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New Zealand could do well in an Asian world, writes Pramuk Perera.
Swedish statistician Hans Rosling once said: ‘‘The world will be normal again; it will be an Asian world, as it always was, except for these last thousand years. They are working like hell to make that happen, whereas we are consuming like hell.''
New Zealand's international relations, international trade and international business policies will determine where this country will stand in the Asian world.
New Zealand may do well in the Asian world.
Our country is in the Pacific and it is much closer to Asia, and Maori have ancestral links to Asia.
From early days, the trade among Britain, India, China and New Zealand influenced our society and culture.
After Britain's focus shifted from the Commonwealth to the EU, New Zealand recovered its economic prosperity by building strong networks in Asia.
In terms of New Zealand national population, Asian-born people almost doubled in number from 2001 to 2013.
These people might help New Zealand to gain a strong position in the Asian world.
The rising influence of China in the region and the United States' strategic interest in maintaining its power in Asia will definitely make Asia an interesting region.
The best way to rule the region is to be a part of the region, so the US will possibly redefine its boundaries to be a more Asian nation.
Americans, Chinese and most likely Indians will build their strategies to dominate this region.
None of these three countries appreciate being ruled as a colony and have bitter experiences of that era.
New Zealand's attempt to change its national flag to highlight its sovereignty and independence is probably a strategic policy level decision to recognising this upcoming Asian world controlled by anti-colonialists.
Furthermore, New Zealand's role in building strong links with Asian countries unveils a policy towards adjusting the country to the Asian world.
The Trans Pacific Partnership is just a trade agreement in many people's eyes.
But as US Defence Secretary Ash Carter stated: ‘‘Passing TPP is as important to me as another aircraft carrier ... TPP would deepen our alliances and partnerships abroad and underscore our lasting commitment to the Asia-Pacific''; trade is probably not the main goal of this agreement.
New Zealand already has trade deals with most TPP member countries.
The TPP is instead a strategic policy decision to prepare the country for the future.
It is an attempt to build a strong framework of international relations, trade and business.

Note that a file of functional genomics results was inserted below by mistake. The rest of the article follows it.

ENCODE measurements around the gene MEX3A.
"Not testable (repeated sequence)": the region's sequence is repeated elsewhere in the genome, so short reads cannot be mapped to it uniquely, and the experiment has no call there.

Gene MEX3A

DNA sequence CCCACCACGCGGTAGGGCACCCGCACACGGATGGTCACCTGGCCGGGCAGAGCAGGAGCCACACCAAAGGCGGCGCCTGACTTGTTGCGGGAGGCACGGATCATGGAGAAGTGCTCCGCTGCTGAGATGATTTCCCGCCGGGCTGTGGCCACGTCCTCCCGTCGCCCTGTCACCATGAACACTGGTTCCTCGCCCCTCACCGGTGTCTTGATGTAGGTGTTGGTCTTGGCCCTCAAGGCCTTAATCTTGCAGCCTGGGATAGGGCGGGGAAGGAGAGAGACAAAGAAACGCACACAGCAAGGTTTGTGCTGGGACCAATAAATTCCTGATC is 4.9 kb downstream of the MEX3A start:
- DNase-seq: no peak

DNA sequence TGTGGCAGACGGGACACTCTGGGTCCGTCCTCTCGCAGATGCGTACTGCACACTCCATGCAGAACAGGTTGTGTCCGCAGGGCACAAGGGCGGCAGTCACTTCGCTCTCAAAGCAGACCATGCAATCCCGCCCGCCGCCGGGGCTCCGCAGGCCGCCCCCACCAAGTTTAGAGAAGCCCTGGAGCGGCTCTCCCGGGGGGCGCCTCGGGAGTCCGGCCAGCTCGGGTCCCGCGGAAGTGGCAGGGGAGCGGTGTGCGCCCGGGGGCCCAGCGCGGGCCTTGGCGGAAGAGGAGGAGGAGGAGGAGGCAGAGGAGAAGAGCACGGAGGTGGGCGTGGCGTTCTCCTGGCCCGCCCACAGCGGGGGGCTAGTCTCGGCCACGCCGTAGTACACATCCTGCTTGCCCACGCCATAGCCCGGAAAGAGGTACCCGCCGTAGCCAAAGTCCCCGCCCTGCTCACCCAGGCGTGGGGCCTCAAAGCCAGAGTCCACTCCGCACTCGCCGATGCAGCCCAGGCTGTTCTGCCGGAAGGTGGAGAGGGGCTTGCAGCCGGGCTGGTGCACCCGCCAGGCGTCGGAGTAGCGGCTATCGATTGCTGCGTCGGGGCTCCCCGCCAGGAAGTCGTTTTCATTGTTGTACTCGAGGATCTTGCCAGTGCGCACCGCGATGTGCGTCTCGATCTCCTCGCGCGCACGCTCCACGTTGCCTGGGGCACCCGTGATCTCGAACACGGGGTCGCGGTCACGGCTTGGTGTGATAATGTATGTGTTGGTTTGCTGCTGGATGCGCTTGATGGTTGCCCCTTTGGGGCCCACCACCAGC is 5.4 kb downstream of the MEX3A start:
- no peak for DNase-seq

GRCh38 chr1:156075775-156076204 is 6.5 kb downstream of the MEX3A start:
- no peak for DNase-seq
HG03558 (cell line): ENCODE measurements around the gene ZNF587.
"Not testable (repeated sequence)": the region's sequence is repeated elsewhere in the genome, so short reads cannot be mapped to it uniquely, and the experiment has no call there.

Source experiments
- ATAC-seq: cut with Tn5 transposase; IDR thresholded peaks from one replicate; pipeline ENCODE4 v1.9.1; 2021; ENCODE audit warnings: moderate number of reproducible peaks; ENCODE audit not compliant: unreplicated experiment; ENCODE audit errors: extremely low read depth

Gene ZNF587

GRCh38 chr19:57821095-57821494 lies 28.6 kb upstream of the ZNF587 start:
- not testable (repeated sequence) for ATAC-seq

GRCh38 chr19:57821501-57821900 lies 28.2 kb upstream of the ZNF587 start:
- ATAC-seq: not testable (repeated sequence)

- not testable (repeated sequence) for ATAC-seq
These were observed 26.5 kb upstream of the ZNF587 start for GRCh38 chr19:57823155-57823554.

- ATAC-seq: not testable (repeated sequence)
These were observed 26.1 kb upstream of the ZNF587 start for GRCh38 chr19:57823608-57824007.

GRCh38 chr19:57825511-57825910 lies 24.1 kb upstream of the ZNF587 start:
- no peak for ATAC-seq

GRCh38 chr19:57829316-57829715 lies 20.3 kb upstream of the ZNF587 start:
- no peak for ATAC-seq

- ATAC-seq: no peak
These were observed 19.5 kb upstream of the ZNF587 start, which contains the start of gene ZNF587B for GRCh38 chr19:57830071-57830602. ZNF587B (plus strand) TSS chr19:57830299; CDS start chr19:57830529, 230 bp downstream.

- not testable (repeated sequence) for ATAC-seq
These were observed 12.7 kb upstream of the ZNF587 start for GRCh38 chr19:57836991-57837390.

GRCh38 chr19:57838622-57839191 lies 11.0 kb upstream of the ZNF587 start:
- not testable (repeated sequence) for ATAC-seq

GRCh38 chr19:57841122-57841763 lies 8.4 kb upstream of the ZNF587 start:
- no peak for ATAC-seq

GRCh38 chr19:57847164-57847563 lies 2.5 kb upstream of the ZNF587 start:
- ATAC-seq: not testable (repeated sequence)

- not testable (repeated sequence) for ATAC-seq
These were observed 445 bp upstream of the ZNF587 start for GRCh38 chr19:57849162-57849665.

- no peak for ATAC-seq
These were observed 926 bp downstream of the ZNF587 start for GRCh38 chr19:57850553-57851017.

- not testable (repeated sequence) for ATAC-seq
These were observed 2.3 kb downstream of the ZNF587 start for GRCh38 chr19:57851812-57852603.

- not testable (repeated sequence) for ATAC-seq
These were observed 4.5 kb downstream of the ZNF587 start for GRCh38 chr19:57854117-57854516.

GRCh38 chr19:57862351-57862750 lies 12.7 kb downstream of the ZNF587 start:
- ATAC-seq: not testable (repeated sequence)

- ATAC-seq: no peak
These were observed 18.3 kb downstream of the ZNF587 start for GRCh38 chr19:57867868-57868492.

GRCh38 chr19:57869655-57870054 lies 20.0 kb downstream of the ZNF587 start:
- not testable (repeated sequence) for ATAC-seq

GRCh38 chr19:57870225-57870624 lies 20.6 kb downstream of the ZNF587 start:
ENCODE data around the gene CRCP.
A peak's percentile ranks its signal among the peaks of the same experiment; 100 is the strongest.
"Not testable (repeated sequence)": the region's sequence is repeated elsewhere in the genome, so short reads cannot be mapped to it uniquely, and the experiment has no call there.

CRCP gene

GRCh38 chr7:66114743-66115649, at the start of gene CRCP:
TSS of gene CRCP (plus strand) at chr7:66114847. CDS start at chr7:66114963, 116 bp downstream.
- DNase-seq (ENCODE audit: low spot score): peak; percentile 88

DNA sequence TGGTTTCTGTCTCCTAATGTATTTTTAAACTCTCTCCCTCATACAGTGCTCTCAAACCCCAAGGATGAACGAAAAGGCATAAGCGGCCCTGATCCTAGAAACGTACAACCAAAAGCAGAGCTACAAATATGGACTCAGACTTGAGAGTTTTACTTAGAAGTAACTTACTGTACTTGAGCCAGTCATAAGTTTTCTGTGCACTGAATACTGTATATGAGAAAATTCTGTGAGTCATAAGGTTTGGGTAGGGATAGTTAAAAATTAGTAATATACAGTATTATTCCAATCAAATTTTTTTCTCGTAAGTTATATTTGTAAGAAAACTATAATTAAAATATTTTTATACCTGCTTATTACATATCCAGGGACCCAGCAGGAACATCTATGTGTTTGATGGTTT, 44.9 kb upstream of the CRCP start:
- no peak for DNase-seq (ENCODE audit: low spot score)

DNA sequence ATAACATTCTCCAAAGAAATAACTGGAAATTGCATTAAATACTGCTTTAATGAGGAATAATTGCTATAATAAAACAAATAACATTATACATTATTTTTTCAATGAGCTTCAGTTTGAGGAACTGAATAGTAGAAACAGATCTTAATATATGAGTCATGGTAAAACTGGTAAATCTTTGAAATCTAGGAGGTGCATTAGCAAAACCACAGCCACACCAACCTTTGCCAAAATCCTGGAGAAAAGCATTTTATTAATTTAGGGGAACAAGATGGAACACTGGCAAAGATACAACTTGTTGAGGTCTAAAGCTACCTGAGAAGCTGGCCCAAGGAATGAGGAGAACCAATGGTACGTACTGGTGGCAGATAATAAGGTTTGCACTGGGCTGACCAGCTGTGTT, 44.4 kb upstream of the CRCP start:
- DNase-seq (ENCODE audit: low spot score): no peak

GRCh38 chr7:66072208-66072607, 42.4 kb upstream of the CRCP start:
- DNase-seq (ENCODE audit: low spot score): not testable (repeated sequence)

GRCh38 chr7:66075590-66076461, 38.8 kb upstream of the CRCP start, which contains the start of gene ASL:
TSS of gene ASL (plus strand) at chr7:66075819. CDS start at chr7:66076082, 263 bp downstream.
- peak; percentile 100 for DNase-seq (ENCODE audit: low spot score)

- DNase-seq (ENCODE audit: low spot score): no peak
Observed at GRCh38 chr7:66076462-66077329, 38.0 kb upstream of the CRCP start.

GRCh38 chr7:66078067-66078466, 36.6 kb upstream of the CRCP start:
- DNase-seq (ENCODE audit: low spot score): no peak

It is a move to challenge the rising Asian powerhouses such as China and India to change their policies to play a fair game in the Asian world.
No country in the Asian world will be able to dominate the world by military strength.
It is the country that knows how to maintain relations, build trade and expand business that will dominate.
The United States understands this and became the main driver of the TPP in order to use it as a strategic tool in Asia.
China also understands very well the significance of relations, trade and business and it is trying hard to build its own networks.
India seems to be behind in this area, but will probably use its large population living overseas as a tool to influence countries to build networks.
In terms of business, it does not matter who owns the firms that operate in New Zealand.
Making racist comments against Chinese investments is unlikely to do any good for the country.
Entering other countries and investing in those countries is a recognised business model that companies follow.
There is no reason why the Chinese should not be able to do the same.
New Zealand's international business policy might focus on getting the job done by others while the country reaps the prosperity.
The policy might focus on branding this nation in a way so that none of the Asian powerhouses can ignore New Zealand when it comes to business.
It is a challenge for this distant island nation with a small population.
However, Singapore has so far been successful in this regard and, while it is small, it is very important to global business.
New Zealand international business policy might focus on creating business standards and showcasing the value of other nations adapting those standards for their own benefit.
That means New Zealand would be setting the rules of the game by inventing new business processes, similar to the way the Japanese did after World War II.
●Pramuk Perera is the first doctoral researcher in international business at the University of Otago. He has experience with global organisations in Asia, Europe, the Middle East and now the Pacific.